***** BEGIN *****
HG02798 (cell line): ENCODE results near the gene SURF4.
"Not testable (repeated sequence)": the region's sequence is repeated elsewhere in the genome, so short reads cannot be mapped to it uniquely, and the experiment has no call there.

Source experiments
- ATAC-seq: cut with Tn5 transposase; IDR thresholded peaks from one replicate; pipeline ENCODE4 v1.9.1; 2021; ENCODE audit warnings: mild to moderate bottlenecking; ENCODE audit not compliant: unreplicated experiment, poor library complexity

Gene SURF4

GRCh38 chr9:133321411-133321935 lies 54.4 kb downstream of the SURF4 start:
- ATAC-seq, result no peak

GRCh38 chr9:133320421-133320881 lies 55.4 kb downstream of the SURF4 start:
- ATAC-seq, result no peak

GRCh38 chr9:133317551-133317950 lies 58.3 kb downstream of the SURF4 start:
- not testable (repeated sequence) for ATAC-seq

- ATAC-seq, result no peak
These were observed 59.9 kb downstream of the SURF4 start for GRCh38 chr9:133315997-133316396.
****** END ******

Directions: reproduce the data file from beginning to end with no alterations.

HG02798 (cell line): ENCODE results near the gene SURF4.
"Not testable (repeated sequence)": the region's sequence is repeated elsewhere in the genome, so short reads cannot be mapped to it uniquely, and the experiment has no call there.

Source experiments
- ATAC-seq: cut with Tn5 transposase; IDR thresholded peaks from one replicate; pipeline ENCODE4 v1.9.1; 2021; ENCODE audit warnings: mild to moderate bottlenecking; ENCODE audit not compliant: unreplicated experiment, poor library complexity

Gene SURF4

GRCh38 chr9:133321411-133321935 lies 54.4 kb downstream of the SURF4 start:
- ATAC-seq, result no peak

GRCh38 chr9:133320421-133320881 lies 55.4 kb downstream of the SURF4 start:
- ATAC-seq, result no peak

GRCh38 chr9:133317551-133317950 lies 58.3 kb downstream of the SURF4 start:
- not testable (repeated sequence) for ATAC-seq

- ATAC-seq, result no peak
These were observed 59.9 kb downstream of the SURF4 start for GRCh38 chr9:133315997-133316396.